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“The Assassination of Michael Collins:
What Happened At Béal na mBláth?”
by S M Sigerson
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Cabinet Counterrevolution? Ernest Blythe, WT Cosgrave & the death of Michael Collins

Free State Provisional Government Cabinet 1922 - Collins leaning forward on the left; Ernest Blythe opposite him, Cosgrave at the head of the table

Free State Provisional Government Cabinet 1922 – Collins leaning forward on the left; Ernest Blythe opposite him, Cosgrave at the head of the table

‘We find, then, two independent bodies with a very direct interest in getting rid of Collins, viz, the junta within the Cabinet and the British secret service.’
– John M Feehan

In 1922, shortly after the Irish took power in Dublin, how did the Collins-Griffith government become the Cosgrave-Blythe government overnight?  And with what consequences for Ireland?

On the relationship between the Cosgrave-Blythe government, and the death of Collins, here are some excerpts from
“The Assassination of Michael Collins: What Happened at Béal na mBláth?”:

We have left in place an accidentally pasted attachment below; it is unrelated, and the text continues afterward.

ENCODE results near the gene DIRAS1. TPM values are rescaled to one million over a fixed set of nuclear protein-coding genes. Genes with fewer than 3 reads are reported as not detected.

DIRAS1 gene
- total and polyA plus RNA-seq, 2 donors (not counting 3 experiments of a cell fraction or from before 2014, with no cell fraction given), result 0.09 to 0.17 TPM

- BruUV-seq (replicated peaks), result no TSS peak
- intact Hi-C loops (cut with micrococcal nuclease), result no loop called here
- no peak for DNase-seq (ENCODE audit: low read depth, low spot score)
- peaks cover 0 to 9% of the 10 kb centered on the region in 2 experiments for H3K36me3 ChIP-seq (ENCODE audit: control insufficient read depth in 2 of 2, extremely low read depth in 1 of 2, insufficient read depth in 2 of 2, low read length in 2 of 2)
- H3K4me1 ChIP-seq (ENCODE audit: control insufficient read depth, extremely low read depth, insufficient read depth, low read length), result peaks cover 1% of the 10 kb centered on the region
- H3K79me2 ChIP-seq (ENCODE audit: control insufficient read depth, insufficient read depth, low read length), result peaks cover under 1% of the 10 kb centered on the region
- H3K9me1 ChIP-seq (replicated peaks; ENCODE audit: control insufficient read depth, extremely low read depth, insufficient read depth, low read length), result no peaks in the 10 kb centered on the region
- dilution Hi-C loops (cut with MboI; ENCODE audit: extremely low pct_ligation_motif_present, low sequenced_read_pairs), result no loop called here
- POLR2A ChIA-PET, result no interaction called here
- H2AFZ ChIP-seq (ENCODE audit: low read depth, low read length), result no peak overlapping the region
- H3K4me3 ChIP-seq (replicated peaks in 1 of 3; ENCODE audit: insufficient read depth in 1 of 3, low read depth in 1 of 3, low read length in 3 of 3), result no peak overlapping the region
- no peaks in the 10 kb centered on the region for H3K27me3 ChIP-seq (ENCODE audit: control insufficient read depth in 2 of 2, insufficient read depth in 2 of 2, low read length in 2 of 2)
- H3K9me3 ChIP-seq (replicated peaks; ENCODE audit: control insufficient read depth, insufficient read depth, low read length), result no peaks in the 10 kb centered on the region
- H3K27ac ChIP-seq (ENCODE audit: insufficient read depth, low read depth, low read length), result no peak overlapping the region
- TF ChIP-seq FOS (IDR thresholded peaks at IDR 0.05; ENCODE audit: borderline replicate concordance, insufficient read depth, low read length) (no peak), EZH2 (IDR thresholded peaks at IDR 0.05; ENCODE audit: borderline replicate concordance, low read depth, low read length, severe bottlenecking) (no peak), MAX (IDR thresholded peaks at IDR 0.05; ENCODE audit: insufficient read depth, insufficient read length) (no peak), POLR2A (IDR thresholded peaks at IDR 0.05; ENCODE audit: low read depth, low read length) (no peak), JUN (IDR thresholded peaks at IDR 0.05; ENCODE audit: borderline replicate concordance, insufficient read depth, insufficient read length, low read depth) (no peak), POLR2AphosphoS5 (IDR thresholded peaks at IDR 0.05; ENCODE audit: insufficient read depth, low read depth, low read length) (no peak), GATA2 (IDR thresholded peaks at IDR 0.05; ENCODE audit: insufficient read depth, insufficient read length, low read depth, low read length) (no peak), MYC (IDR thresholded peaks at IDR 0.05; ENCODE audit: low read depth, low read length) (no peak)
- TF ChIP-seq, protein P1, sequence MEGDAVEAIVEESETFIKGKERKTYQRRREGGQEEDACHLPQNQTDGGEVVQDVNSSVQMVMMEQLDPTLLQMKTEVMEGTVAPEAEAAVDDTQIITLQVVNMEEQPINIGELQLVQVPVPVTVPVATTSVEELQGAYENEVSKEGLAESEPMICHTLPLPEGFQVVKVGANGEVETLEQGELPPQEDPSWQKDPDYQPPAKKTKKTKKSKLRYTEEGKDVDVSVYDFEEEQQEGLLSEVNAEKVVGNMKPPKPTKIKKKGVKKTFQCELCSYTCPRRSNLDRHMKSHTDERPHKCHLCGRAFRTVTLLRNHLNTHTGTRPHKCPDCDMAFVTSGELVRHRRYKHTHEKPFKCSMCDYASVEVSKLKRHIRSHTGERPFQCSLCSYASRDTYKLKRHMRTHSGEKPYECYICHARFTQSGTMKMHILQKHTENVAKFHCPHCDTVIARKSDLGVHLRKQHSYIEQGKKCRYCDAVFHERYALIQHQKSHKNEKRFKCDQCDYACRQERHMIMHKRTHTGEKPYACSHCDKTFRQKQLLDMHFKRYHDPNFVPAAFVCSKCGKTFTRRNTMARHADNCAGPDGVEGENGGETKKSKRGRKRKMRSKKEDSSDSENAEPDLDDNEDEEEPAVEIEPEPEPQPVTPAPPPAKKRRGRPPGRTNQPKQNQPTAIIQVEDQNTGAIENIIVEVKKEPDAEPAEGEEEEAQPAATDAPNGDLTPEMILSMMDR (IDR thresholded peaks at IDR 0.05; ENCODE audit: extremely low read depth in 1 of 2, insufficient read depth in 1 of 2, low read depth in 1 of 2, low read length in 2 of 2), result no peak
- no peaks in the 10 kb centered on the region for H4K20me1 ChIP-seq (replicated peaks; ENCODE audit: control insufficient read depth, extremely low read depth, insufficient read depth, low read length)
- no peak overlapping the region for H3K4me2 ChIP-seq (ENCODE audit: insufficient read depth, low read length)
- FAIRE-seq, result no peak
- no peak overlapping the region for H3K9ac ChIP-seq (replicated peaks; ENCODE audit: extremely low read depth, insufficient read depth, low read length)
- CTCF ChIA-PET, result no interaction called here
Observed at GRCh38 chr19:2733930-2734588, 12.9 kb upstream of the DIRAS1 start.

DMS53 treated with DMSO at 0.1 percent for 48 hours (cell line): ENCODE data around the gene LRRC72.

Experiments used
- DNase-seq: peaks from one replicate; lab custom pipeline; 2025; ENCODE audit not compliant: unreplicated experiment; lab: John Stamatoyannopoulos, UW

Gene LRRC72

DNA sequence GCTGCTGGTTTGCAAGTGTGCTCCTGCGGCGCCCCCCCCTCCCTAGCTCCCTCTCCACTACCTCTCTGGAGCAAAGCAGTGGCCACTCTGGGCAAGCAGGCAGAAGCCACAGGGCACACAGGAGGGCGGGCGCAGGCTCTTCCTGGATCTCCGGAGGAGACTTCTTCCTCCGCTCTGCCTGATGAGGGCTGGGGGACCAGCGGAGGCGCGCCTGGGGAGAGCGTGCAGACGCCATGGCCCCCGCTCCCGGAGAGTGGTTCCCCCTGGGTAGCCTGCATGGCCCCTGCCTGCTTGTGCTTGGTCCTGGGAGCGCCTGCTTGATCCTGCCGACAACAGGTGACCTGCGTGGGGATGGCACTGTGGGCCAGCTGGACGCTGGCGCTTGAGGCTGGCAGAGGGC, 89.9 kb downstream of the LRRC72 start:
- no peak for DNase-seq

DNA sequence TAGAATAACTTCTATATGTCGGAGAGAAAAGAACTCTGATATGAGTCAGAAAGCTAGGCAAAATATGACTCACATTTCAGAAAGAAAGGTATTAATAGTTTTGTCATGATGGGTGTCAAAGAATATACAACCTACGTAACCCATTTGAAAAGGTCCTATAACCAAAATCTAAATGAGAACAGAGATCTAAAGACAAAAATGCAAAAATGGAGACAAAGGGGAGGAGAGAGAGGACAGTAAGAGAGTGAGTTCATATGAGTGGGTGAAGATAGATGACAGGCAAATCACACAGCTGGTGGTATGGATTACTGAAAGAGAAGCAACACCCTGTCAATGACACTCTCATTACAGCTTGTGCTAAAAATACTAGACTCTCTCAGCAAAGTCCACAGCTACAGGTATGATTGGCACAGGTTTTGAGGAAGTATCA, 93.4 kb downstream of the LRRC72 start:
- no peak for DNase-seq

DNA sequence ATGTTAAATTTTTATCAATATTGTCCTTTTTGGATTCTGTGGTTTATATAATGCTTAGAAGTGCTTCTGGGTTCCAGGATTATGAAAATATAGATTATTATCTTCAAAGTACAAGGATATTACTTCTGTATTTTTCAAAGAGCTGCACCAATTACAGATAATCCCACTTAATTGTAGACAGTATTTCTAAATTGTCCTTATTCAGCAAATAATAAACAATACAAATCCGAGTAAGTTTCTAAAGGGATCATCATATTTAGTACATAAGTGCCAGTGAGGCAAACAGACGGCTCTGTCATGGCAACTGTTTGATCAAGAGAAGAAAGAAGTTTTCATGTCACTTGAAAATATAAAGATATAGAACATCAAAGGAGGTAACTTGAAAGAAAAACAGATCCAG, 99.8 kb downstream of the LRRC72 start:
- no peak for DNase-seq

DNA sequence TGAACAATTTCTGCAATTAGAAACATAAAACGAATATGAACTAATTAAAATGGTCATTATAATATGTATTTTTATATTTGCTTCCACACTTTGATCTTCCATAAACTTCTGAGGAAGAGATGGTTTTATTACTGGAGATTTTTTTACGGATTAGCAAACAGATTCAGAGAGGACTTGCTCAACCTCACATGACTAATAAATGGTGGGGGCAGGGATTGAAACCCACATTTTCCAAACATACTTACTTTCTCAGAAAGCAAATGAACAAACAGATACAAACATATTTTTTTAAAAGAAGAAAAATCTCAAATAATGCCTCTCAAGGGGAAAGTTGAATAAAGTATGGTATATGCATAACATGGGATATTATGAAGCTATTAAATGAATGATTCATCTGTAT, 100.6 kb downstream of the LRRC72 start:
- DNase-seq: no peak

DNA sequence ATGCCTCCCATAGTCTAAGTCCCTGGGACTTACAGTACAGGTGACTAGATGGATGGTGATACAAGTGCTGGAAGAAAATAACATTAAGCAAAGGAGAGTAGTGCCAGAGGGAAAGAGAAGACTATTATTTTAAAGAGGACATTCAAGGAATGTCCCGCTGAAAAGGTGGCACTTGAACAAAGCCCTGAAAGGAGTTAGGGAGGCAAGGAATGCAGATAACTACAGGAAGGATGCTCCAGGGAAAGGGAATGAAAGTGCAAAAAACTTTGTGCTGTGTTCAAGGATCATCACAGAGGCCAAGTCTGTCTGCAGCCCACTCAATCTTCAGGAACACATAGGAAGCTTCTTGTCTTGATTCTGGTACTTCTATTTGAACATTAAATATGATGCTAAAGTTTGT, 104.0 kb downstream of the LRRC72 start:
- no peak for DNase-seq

“In his seminal biography, Tim Pat Coogan [pointed out] that Collins’ policy on the North was ‘unwelcome to his Cabinet colleagues and of course to the British.’ In this he supports that Collins was serving on the [Free State Provisional Government] with men whose agenda for the future of Ireland was closer to the British, than to his own. This in itself speaks volumes. John M Feehan (in ‘The Shooting of Michael Collins: Murder or Accident?’) went even further:

‘Collins never concealed his contempt for [WT] Cosgrave, whom he regularly referred to as “that bloody little altar-boy.” He detested [Ernest] Blythe and distrusted Eoin MacNeill and the feeling on their side was mutual, although for political reasons he had to have them in the cabinet.